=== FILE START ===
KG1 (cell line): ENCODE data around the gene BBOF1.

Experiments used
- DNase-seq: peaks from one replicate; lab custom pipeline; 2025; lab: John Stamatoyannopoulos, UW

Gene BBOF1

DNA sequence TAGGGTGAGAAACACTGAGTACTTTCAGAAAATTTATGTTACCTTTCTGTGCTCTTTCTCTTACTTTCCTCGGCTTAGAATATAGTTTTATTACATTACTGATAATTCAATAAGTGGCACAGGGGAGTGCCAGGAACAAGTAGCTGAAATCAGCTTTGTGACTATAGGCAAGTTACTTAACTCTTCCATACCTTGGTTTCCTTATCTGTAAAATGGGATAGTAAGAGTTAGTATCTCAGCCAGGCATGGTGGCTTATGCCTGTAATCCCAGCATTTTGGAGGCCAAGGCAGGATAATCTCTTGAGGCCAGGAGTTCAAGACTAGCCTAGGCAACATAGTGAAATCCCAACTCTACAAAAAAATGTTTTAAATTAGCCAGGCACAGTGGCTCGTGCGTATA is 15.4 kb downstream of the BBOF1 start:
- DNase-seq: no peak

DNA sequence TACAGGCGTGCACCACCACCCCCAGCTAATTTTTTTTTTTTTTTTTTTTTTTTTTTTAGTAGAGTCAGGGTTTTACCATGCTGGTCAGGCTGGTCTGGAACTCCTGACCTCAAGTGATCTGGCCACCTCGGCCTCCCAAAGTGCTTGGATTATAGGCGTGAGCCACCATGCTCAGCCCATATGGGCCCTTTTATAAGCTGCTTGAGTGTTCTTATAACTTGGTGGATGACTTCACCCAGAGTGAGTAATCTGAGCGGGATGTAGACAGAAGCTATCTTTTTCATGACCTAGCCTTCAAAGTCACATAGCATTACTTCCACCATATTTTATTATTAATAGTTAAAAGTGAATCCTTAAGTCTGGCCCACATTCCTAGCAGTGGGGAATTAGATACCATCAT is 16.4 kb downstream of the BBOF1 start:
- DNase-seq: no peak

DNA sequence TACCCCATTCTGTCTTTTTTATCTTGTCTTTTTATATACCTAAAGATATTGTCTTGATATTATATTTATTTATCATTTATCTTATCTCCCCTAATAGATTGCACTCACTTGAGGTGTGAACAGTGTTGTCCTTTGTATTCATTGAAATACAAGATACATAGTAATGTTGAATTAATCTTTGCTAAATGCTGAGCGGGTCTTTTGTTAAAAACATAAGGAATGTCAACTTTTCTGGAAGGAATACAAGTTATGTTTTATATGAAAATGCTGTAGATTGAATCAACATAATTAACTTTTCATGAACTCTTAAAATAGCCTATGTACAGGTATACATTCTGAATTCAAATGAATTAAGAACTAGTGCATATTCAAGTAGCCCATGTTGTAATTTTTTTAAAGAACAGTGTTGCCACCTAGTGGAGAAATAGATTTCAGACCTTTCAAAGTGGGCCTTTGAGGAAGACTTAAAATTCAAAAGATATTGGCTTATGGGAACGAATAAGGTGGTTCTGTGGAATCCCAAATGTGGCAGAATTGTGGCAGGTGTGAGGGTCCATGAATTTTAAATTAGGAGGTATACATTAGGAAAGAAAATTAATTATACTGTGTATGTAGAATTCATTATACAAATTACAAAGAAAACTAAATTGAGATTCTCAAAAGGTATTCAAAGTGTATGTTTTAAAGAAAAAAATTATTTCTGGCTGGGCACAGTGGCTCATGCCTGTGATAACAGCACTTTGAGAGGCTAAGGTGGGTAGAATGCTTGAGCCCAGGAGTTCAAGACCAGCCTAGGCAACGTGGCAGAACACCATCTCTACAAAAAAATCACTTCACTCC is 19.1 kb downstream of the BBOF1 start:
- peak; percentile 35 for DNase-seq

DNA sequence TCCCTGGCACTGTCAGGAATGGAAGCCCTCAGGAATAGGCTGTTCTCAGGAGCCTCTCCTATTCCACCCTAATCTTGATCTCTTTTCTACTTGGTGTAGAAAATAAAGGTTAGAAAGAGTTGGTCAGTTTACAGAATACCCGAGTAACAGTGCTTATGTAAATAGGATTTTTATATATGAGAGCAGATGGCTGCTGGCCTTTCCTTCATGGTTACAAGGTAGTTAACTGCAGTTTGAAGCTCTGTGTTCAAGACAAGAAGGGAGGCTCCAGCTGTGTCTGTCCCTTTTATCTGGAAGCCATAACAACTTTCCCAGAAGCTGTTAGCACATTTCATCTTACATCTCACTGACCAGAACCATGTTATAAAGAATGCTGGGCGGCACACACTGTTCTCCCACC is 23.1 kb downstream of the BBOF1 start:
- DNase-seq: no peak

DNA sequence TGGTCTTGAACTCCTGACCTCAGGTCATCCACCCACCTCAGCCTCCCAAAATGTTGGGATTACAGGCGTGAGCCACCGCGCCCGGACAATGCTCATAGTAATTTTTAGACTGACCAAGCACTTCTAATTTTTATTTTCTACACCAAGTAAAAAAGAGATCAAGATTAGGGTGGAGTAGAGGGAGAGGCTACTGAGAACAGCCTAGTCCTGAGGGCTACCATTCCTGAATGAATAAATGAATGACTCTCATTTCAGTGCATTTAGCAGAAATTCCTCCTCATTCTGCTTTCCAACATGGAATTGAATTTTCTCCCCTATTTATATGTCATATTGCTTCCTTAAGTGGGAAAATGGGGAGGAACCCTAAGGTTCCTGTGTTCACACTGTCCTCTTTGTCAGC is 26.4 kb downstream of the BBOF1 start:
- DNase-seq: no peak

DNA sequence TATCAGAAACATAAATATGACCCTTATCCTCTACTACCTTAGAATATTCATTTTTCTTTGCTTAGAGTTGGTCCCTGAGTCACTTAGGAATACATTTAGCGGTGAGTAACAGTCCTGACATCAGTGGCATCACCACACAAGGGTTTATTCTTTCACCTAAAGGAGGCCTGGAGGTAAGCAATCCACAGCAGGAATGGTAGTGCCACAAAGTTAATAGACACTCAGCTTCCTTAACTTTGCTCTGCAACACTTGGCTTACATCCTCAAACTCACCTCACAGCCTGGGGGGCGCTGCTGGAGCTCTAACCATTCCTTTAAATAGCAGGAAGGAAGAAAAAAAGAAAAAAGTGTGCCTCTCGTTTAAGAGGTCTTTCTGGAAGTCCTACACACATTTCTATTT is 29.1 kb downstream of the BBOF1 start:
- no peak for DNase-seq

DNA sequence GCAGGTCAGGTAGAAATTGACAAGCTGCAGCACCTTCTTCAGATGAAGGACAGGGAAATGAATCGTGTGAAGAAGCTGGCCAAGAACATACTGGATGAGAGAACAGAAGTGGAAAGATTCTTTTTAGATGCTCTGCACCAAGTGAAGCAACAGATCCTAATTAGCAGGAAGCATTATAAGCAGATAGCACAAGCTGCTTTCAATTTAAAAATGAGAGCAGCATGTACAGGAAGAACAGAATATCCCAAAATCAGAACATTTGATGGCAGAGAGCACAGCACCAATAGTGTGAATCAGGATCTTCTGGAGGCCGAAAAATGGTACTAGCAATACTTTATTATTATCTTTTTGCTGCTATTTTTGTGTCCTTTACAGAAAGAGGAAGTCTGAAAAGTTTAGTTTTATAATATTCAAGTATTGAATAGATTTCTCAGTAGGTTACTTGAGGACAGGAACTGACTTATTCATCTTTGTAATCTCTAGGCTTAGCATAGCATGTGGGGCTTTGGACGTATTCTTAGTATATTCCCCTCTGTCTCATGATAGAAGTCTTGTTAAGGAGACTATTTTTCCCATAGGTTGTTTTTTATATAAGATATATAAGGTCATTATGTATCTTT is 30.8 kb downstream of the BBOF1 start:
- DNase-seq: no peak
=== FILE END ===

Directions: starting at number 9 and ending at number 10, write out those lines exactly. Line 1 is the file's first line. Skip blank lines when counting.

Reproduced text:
DNA sequence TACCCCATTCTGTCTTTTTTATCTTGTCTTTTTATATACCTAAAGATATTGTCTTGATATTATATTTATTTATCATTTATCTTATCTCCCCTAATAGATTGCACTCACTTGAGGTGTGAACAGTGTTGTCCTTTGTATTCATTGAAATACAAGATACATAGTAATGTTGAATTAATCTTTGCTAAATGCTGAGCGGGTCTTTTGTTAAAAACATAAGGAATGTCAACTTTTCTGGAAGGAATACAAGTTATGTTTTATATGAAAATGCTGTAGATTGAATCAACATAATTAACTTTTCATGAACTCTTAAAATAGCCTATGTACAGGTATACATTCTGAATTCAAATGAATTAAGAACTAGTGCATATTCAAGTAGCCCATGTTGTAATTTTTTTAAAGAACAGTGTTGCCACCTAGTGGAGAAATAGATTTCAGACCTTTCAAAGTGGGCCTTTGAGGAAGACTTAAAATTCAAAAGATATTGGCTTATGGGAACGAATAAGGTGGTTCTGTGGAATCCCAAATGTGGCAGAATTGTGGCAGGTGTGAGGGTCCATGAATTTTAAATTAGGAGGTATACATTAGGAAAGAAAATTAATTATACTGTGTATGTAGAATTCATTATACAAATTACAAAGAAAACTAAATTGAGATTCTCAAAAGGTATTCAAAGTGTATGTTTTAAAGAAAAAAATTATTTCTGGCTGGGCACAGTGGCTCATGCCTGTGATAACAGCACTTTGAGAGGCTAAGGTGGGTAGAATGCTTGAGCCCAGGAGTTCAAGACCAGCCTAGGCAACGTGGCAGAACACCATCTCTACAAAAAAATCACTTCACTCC is 19.1 kb downstream of the BBOF1 start:
- peak; percentile 35 for DNase-seq